Camp Vega at 80: A reflection on a letter by Vega’s founder

By guest blogger and long time staff member, Shannon Thurston

Alll-camp picture from Vega's first summer in 1936. Vega's Founder, Ruth Cohen, is seated in the center.

The all-camp picture from Vega’s first summer in 1936. Vega’s Founder, Ruth Cohen, is seated in the center.

It didn’t seem like a letter I’d opened in a PDF file. The moment I began reading the bouncing words of Ruth Cohen, founder of Camp Vega, I was no longer at my desk, but in a screened in porch, alongside a lake in the middle of Maine with a cup of tea and an old friend. The blocky, typewriter print fed me a spoonful of nostalgia for a time I had never experienced. Her humor, strung together with the most elegant choice of words made it impossible for me not to imagine this woman as a maternal force to be reckoned with. Her letter entitled, “So You Want to Run A Camp, or, How I Got Into and Out of Trouble in No Easy Steps” is an inspiring read filled with the ups and downs of camp life. Not just any camp life, however, but the infant and toddler years of camp life. Though eighty years have passed, and the world has changed tremendously, I couldn’t help but notice the similarities bridging the Camp Vega of today with Camp Vega of yesteryear.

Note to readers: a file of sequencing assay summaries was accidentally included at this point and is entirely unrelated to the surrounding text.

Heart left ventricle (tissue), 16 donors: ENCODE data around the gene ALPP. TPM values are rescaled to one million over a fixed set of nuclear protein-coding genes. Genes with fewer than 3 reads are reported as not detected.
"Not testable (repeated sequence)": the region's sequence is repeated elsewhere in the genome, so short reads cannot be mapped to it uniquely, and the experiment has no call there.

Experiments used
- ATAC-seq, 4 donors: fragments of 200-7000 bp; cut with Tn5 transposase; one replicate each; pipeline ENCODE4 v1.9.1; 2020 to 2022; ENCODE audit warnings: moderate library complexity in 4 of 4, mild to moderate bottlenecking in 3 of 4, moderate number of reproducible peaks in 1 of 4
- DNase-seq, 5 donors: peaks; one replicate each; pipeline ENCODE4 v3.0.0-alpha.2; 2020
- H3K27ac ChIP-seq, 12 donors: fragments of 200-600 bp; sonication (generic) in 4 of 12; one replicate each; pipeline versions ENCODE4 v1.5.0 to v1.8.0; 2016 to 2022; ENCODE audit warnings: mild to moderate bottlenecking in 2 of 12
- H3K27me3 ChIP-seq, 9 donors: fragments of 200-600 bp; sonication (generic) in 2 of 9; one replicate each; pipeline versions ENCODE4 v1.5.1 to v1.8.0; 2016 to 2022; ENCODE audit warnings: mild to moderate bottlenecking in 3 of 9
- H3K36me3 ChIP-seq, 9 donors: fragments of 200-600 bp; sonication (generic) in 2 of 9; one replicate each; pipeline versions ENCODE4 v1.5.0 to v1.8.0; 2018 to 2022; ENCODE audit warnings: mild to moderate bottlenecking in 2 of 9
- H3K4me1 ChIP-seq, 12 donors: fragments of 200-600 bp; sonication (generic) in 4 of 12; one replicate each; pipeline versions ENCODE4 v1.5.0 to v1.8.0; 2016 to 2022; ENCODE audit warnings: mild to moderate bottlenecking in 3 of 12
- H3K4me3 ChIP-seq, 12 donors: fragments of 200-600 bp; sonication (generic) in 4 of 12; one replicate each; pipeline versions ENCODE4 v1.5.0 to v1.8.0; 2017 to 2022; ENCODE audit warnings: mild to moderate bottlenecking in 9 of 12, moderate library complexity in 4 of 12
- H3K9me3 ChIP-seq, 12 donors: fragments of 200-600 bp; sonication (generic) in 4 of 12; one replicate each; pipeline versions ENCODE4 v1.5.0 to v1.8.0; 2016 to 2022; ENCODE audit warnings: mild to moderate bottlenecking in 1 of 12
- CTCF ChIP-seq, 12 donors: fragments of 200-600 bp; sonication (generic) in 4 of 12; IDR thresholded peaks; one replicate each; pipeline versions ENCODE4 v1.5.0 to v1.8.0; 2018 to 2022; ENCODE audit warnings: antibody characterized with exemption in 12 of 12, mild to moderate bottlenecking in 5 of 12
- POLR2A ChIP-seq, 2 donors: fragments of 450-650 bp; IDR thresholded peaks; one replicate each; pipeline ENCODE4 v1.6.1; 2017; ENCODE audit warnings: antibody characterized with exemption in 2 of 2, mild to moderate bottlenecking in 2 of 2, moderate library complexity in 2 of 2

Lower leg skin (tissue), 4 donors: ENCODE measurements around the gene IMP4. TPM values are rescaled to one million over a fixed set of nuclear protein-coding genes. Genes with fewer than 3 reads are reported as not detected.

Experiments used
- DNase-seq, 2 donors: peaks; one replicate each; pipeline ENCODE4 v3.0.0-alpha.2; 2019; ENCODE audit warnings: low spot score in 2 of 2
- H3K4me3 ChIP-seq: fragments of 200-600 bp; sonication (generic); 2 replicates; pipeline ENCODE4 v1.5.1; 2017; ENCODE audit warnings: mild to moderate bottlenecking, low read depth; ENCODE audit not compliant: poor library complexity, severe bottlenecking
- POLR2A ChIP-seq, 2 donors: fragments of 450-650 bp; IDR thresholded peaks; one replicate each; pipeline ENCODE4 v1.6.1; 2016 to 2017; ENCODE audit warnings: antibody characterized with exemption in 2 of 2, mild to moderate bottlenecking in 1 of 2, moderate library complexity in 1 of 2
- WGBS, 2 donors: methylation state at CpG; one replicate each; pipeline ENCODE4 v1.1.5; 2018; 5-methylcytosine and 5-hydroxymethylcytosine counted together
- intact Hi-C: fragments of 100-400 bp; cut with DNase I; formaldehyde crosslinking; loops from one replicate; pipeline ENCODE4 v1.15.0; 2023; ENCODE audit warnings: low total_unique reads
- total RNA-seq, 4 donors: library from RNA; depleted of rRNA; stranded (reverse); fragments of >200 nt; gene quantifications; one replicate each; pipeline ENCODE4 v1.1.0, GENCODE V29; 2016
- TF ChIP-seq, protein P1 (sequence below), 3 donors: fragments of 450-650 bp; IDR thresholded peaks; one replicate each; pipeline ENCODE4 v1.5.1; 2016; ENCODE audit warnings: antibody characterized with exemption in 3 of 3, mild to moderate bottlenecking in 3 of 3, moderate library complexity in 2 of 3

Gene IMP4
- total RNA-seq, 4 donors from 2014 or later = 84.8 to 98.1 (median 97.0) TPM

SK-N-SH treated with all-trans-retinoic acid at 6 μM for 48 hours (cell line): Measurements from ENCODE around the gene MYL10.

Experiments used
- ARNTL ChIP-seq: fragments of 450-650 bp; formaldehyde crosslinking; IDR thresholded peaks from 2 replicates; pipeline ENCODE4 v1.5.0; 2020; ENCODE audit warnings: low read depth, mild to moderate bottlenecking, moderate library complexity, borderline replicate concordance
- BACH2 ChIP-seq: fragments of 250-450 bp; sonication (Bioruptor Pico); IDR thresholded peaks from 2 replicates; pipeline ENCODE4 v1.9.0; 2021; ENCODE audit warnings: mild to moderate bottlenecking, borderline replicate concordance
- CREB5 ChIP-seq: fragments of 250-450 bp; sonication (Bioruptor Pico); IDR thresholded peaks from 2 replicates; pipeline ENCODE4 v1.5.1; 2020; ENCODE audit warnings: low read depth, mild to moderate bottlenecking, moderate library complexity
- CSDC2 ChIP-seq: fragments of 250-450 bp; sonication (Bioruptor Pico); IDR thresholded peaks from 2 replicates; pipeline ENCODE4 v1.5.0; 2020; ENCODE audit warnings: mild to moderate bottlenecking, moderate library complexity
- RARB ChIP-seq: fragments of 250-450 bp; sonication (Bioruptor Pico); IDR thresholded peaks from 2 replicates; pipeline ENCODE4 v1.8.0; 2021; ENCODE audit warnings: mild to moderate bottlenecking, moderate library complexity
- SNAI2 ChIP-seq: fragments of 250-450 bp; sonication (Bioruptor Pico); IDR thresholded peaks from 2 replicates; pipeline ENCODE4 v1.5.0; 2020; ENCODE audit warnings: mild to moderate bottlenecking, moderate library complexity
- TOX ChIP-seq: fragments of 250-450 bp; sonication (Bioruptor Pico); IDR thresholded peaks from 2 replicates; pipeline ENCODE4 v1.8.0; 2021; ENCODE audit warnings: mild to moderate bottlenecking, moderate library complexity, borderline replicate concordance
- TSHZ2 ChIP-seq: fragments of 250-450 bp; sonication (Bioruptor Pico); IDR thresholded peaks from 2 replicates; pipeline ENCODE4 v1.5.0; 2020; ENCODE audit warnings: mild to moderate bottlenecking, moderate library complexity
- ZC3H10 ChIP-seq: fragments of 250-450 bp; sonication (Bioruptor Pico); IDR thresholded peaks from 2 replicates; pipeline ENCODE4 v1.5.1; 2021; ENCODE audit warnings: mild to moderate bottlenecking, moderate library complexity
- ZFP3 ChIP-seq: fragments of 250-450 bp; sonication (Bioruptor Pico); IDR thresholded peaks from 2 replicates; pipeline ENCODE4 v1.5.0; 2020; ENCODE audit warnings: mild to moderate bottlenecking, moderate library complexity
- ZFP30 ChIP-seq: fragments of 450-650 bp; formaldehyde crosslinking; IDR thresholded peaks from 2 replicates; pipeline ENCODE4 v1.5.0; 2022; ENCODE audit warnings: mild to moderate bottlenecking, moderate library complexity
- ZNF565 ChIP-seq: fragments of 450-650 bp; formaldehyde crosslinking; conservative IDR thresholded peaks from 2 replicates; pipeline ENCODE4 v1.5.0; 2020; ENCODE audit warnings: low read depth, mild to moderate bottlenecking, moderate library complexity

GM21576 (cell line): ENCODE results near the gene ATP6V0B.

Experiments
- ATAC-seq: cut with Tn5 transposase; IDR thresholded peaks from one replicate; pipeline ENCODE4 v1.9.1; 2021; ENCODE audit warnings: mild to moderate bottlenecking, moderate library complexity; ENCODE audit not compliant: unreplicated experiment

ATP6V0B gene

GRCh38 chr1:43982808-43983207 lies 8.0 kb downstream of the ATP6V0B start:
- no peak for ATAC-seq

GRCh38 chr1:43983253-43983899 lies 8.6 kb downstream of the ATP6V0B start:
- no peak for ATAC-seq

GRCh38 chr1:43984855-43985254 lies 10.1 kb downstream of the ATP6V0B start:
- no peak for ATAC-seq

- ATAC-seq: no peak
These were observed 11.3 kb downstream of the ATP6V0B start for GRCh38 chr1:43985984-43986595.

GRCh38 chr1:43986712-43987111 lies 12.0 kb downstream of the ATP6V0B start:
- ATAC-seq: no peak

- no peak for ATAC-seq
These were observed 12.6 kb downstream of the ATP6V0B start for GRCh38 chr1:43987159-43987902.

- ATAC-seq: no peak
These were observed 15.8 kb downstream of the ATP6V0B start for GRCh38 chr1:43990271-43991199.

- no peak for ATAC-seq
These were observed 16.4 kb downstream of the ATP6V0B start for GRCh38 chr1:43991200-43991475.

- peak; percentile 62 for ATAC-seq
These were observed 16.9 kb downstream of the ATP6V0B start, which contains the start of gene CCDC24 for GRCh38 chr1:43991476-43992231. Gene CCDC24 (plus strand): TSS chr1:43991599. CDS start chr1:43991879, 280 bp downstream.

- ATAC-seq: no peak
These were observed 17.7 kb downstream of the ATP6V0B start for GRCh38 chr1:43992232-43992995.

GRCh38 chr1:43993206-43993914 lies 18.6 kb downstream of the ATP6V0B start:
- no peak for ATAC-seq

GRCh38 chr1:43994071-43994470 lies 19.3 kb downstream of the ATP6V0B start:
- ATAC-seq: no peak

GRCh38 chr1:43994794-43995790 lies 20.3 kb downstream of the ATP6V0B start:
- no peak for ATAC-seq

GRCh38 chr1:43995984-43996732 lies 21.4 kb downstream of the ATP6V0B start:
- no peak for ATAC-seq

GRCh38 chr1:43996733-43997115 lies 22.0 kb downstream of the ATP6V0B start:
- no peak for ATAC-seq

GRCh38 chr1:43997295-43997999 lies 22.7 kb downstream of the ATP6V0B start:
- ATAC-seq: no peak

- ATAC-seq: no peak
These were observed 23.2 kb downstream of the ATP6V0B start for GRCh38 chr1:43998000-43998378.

In 1934, Ruth Cohen, a social worker at the time, set out on a remarkable and extremely ambitious journey to begin a new career in private camping. Summer camps, though in existence at the time, were still new, still growing and still finding ways to aid in the efforts of specific religions, races and other social groups. Her drive to find a successful career in camping was the “o​nly idea that wasn’t utterly wild and wooly” ​after the search to become family financier was imminent due to a serious turn of health regarding her husband. After a year co­directing a private camp in New Hampshire, having no previous experience, Ruth was confident in the fact that she had to be crazy.

“There were enough left in me of the trauma of my childhood and adolescence, when I had been the despairing youngest member of a highly literate, super­charged family, to cause that list of beginning gambles to seem unending…In continuing trepidation I set out. I had nothing to lose but what self­confidence I had accumulated in and since college, plus all of our small capital and the equally small sum we had borrowed.”

Guts. It is a refreshing thing to know that a woman on a flotation device of humility, bobbing about in a sea of self­doubt still managed to set forward. We must also be reminded that this was a time when America was deep into the Great Depression. Financial investments were carried out with extreme caution; not to mentioned carried out with extreme caution by a woman. It comes as no surprise that the traits of Vega’s founding mother are mirrored in her campers and counselors today. Strong, intelligent, forward thinking women begin as girls and finish their journey as leaders Vega is proud to send into the world. Though her doubts were many, if she were to start a camp she would need land and a name.

“There must first be an entity existing on the good earth, and a name for it. The locale was to be Maine, with its heaven­sent combination of lakes, rivers, sea coasts, forest, hills, and mountains.”

There are camps built and stationed all over rural and urban America. Camping has become a true American tradition. There are other camps spattered here and there throughout the world but none like in the states, and none like in the state of Maine. Every year campers and staff